Five Ways You Can Assess, Manage and Pay Off Debt

Average personal debt is lower now than it was in 2019, but many Americans still struggle with debt. Here are some ways to both pay it down and grow your wealth.

A man uses a calculator while holding paperwork and sitting in front of a laptop.
(Image credit: Getty Images)

The average American has $21,800 in personal debt exclusive of mortgages, according to Northwestern Mutual’s 2023 Planning & Progress Study. However, digging deeper into the data, it’s clear that people in the U.S. are traveling in divergent directions on the debt highway.

More than four in 10 (43%) say they’re currently carrying close to or at their lowest level of debt ever — a fantastic achievement in today’s high inflation economic environment. However, more than a third (35%) of people say they're carrying close to or at their highest level of debt ever — with credit card debt making up more than double any other source of non-mortgage personal debt. People who carry personal debt say 30% of their monthly income goes toward paying it off, and most also expect to remain in debt for years.

U.S. consumer debt is nearly $5 trillion, according to the Federal Reserve, and it’s top of mind for most Americans. More than six in 10 people say they are prioritizing paying down their debt vs putting savings first.

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It’s encouraging to see personal debt levels ticking down a bit: Average personal debt totals are down $8,000 since 2019. But the best news is this: Anyone can reduce their debt if they decide to act intentionally. These are five ways to look at debt and how it can affect your finances.

Define your ‘good debt’ and ‘bad debt’

Many people believe all debt is bad debt, but the truth is that some debt can be nice to have and even beneficial to helping people achieve their long-term goals. Good debt tends to have a low interest rate and helps borrowers reach important financial goals, such as a student loan or a mortgage.

Get interested in interest rates

Many people who want to pay down their debt are not sure where to get started. The first and best place to look is at interest rates. It’s wise for people to audit all the debts they have before acting — and consider them altogether as part of one cohesive and comprehensive plan.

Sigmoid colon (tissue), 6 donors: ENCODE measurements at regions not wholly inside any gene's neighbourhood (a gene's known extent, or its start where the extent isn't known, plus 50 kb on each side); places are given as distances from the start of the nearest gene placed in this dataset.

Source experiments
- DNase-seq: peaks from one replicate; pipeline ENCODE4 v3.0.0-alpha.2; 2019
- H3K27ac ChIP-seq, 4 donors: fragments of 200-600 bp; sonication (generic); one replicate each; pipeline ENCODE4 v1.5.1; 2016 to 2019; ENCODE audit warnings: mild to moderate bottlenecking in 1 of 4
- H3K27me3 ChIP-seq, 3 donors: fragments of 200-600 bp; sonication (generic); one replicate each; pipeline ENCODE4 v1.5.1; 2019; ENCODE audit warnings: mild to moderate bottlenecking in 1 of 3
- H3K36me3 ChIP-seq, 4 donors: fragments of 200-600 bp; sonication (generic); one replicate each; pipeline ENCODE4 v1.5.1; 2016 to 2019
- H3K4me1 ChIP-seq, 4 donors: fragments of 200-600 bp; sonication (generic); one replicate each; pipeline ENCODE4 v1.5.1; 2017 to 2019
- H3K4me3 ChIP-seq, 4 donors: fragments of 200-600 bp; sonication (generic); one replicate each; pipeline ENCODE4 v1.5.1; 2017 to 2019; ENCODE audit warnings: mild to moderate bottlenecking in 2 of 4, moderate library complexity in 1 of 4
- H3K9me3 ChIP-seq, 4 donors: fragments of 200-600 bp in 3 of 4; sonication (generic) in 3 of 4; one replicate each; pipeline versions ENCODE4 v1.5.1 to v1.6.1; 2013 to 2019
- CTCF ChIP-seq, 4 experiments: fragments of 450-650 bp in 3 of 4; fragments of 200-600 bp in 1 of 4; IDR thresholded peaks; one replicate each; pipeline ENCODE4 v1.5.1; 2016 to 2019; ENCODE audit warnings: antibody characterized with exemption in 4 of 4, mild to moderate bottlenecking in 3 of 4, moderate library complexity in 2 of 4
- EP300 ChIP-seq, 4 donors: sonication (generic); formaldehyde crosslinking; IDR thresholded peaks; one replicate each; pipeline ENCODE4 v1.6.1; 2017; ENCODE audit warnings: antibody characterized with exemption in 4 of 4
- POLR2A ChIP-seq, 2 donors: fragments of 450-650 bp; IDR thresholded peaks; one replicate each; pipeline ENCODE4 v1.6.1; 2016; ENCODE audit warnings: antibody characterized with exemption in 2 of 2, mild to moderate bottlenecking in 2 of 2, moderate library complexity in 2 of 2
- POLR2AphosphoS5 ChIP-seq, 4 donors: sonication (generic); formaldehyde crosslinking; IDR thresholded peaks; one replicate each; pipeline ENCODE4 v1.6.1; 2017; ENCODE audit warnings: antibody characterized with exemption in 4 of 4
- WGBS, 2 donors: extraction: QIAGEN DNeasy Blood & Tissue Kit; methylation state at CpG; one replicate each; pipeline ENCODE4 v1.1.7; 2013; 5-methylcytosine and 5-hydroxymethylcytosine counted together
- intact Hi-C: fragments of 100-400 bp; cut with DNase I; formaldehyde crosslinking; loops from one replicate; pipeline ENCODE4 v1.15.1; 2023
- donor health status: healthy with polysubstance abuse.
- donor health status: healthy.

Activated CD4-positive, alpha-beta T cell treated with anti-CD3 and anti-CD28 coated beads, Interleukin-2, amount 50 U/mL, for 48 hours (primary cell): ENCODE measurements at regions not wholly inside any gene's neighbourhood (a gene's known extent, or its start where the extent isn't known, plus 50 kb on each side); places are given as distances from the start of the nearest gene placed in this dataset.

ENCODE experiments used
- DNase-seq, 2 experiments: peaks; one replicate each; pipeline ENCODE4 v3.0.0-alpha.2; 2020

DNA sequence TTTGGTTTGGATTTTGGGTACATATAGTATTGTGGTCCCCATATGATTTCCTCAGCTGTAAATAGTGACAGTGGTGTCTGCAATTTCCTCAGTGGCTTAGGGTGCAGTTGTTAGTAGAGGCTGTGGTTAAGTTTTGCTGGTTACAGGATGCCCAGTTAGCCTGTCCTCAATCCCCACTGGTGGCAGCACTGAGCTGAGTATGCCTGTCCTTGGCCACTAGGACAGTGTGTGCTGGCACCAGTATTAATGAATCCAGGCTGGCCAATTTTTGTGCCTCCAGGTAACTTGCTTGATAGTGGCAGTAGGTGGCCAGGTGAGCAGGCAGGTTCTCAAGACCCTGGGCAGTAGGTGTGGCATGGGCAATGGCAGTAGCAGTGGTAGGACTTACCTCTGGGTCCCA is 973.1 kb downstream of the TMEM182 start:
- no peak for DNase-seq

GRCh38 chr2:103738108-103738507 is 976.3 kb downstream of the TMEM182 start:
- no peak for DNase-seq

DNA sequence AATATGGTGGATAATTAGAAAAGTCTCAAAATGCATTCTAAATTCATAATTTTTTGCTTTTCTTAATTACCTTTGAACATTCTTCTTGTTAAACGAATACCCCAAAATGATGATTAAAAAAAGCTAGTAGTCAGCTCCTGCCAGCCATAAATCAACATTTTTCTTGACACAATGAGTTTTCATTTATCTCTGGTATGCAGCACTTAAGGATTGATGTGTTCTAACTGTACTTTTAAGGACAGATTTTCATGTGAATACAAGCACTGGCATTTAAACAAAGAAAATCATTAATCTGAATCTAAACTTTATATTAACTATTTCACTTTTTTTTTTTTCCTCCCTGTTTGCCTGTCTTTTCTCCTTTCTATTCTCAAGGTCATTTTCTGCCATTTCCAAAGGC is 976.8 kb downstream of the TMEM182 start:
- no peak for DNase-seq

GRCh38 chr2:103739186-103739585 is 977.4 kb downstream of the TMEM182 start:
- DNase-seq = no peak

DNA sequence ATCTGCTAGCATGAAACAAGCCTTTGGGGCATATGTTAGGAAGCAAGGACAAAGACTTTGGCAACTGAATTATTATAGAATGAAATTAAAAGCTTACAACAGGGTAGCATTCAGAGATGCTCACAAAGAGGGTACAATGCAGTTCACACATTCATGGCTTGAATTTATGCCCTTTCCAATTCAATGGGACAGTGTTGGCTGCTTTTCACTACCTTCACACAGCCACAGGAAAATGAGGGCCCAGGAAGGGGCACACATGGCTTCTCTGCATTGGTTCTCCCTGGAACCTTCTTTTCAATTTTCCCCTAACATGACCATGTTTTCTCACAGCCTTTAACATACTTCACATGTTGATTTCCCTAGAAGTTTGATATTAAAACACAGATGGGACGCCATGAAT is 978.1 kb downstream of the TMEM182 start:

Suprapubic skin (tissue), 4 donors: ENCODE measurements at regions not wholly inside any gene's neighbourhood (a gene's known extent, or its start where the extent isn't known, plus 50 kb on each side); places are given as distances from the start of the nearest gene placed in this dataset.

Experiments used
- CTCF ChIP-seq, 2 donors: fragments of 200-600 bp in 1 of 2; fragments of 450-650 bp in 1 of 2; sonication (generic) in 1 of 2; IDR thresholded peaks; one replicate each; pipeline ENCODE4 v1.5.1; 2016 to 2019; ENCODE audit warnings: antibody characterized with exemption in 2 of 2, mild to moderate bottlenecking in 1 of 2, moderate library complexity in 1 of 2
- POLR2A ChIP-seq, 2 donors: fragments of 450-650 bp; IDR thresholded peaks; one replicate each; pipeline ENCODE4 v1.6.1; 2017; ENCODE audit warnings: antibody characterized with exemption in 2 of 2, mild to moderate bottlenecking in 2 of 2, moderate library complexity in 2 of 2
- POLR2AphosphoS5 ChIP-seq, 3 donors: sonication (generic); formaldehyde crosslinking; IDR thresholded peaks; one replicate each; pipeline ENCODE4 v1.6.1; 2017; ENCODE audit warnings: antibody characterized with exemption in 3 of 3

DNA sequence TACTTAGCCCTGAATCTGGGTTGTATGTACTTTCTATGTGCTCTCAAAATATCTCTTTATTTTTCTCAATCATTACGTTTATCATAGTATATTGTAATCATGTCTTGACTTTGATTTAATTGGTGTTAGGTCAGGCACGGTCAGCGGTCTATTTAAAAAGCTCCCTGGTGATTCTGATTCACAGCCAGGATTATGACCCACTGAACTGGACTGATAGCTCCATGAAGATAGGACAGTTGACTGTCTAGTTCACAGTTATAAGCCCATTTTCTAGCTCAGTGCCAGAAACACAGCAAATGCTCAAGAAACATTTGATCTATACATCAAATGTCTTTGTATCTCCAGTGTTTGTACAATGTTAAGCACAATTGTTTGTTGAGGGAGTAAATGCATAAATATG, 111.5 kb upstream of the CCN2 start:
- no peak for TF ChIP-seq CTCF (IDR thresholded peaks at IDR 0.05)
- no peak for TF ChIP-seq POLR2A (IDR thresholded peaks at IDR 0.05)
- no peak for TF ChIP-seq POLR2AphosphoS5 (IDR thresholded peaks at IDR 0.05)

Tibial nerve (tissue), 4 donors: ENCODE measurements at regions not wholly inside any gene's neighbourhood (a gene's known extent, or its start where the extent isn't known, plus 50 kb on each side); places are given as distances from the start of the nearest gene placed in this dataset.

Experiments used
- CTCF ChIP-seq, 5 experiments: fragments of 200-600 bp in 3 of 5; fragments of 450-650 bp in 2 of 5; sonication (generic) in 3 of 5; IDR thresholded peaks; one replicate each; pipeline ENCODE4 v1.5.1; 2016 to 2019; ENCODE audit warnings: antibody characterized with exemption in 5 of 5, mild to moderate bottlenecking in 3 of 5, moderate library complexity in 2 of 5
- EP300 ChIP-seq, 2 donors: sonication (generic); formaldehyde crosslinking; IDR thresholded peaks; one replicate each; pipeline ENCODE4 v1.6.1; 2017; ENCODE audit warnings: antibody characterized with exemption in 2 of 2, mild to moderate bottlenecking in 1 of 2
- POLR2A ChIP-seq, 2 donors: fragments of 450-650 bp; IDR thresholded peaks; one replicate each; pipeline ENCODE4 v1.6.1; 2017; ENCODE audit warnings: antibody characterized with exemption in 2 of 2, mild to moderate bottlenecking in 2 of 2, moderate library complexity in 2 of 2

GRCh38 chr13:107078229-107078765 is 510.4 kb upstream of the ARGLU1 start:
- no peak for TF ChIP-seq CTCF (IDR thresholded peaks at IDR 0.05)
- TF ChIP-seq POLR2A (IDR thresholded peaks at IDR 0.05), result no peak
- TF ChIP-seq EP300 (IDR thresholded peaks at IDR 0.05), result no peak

Another positive step is to consider refinancing debt at a lower rate. If you have good credit, you might qualify for a personal loan, consolidation loan or a refinance of your student loans. You might also consider transferring your credit card debt to a new card with a 0% introductory rate and no balance transfer fees. This can help you save money on interest while you pay off your debt.

Set your strategy

Once the audit is complete, the next step for anyone is to select a debt repayment strategy that is right for them and their unique plans. Two popular strategies that many people use are:

  • Debt snowball. In this strategy, people start by paying down debts with the smallest balance first, while also making minimum payments on all other debts. Each time people pay off a debt, they move to the next one with the smallest balance and so on. For someone who feels emotionally overwhelmed by the variety of debts they hold, this approach can feel compelling and empowering.
  • Debt avalanche. In this approach, people start paying off debts with the highest interest rate first, while also making minimum payments on all their other debts. Once they pay off the balance with the highest interest rate, they move to the balance with the next highest interest rate and so on. This strategy is ideal for someone who wants to unemotionally follow the math and improve their net worth as efficiently as possible.

Watch for wealth-building opportunities

While paying down debt may always feel like the right move, sometimes it may actually make better sense to save or invest. For instance, if someone has debt with a 3% interest rate, but they can earn 5% in a savings account, they can grow their net worth faster by saving. It’s vital to think critically about your debts and the opportunities you have.

Manage debt as part of a comprehensive plan

The road to a debt-free lifestyle and secure financial future can be complex. Many routes are bumpy and filled with difficult choices. Clarity on which path to choose is attainable, especially for those who have the help of a financial adviser. Knowing what you can spend now vs save for later can help anyone reduce worries, build financial confidence and get closer to financial security.

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This article was written by and presents the views of our contributing adviser, not the Kiplinger editorial staff. You can check adviser records with the SEC or with FINRA.

Christian Mitchell
Executive Vice President, Chief Customer Officer, Northwestern Mutual

Christian Mitchell is executive vice president and chief customer officer at Northwestern Mutual. He leads strategic ideation necessary to elevate the client experience and deliver bold solutions to launch Northwestern Mutual ahead of its competitors. Mitchell oversees initiatives and deliverables to build the most powerful digital engine in financial services, including engineering solutions, data analytics, digital products and consumer insights.